Return to the Moon
Fanfare to Artemis for Brass, Timpani and Percussion
"This powerful anthem heralds NASA's historic Artemis missions to the moon and beyond."
Return to the Moon: Fanfare to Artemis for Brass, Timpani and Percussion
YEAR OF COMPOSITION
0.0.0.0 - 4.3.2.btbn.1 - timp.perc(3): SD/BD/cyms/tam-t
American Society of Composers, Authors and Publishers (ASCAP)
March 17, 2022
Kennedy Space Center, FL
Return to the Moon is a fanfare for brass ensemble of fifteen players, including timpani and percussion. This new anthem heralds NASA's historic Artemis missions, which will lead humanity back to the Moon and prepare for the exploration of Mars.
It is dedicated to the NASA astronauts, scientists, engineers, administrators, support staff and international partners, who are enabling this new era of human exploration.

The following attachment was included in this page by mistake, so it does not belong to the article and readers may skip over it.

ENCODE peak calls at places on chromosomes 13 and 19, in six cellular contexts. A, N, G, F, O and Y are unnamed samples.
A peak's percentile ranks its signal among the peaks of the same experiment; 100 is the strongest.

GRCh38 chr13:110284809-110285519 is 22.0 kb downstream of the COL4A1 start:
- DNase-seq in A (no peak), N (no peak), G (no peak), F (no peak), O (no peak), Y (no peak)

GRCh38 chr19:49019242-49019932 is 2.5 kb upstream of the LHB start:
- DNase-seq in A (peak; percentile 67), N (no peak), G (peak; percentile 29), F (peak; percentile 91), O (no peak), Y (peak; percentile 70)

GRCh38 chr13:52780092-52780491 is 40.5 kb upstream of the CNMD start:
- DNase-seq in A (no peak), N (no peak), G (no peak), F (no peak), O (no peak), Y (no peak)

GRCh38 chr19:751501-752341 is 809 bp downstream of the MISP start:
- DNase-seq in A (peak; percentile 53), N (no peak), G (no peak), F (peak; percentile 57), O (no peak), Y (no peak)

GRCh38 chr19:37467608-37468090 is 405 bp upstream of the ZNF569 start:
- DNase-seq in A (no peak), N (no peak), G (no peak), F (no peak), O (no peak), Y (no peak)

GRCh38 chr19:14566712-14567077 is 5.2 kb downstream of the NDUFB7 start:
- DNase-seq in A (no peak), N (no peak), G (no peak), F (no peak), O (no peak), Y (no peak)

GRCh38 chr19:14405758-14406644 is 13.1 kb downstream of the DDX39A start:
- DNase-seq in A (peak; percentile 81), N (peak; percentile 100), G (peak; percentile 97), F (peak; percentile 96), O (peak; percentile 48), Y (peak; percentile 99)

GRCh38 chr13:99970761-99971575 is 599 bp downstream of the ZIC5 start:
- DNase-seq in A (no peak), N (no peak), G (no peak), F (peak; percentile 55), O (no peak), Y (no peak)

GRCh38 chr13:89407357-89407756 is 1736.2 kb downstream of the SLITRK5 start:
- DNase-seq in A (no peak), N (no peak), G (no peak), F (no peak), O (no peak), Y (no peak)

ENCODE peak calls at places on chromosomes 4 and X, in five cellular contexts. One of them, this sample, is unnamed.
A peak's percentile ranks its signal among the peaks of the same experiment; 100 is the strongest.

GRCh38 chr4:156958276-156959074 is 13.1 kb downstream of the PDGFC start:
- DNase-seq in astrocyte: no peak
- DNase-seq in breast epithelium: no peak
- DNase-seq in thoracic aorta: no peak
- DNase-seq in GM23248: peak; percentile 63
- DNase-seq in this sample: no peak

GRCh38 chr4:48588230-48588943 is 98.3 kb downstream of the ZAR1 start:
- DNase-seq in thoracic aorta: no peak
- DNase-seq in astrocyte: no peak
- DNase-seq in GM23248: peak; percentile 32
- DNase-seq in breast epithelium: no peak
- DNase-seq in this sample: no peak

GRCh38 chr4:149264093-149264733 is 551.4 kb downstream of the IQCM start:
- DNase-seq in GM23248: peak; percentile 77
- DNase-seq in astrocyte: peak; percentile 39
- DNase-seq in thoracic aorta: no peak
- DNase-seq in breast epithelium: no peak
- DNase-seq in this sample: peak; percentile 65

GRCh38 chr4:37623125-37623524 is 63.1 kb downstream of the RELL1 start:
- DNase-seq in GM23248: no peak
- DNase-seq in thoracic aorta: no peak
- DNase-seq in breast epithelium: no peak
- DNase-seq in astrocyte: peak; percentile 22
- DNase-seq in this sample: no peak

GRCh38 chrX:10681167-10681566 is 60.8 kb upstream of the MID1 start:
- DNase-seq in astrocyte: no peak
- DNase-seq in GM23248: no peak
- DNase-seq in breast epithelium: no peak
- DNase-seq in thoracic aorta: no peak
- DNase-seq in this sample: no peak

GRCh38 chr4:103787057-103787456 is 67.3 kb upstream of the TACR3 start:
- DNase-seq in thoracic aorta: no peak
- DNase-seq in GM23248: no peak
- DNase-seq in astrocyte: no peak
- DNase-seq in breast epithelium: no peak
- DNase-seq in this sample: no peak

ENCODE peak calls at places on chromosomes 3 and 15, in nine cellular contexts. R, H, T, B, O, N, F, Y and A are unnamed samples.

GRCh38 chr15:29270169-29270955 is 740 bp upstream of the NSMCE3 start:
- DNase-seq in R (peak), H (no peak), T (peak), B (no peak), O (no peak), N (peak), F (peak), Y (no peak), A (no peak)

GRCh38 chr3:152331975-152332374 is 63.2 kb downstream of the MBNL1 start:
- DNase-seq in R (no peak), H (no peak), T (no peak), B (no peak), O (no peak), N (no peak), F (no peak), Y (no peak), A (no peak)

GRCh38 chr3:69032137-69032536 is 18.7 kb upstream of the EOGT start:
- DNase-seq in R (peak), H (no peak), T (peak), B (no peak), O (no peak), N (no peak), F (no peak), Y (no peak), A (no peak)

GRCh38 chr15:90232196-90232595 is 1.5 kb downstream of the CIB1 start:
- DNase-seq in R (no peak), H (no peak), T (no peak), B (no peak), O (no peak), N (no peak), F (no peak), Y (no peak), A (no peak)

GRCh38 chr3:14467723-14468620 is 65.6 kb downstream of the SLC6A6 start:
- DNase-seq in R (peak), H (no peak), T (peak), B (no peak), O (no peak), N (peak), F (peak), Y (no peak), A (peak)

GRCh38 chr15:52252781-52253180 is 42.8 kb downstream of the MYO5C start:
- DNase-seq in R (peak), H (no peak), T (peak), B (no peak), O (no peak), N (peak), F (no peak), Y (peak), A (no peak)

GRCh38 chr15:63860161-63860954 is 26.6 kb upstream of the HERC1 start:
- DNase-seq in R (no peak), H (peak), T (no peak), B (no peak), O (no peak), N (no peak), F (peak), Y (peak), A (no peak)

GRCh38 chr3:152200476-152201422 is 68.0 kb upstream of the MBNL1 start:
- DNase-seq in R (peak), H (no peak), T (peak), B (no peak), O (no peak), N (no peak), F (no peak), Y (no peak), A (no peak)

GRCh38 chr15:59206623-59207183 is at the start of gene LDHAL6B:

Artemis I launches in 2022 on the world's most powerful rocket - NASA's Space Launch System (SLS), the 322-foot tall rocket with the Orion crew capsule up top. It will be the first in a series of increasingly complex missions that will provide the foundation for human deep space exploration.
Through the Artemis missions, NASA will land the first woman and the first person of color on the Moon, paving the way for a long-term lunar presence and serving as a steppingstone on the way to Mars.
Return to the Moon made its world premiere on March 17, 2022 at the space agency's televised rollout ceremony. The University of Central Florida Symphonic Band under the direction of Dave Schreier performed the anthem as the SLS began its 4-mile journey from the Vehicle Assembly Building to Launch Pad 39B at NASA’s Kennedy Space Center in Florida.
The fanfare has two broad sections: Stately and solemn and Majestic and triumphant. The concluding cadence evokes the descent to the lunar surface before sweeping to a triumphant forte fortissimo climax.
Performance time is 4¼ minutes. If the ceremonial occasion dictates, a 2½-minute version can be performed by starting from the Majestic and triumphant section on Page 8 of the full score.
Ad lunam et ultra!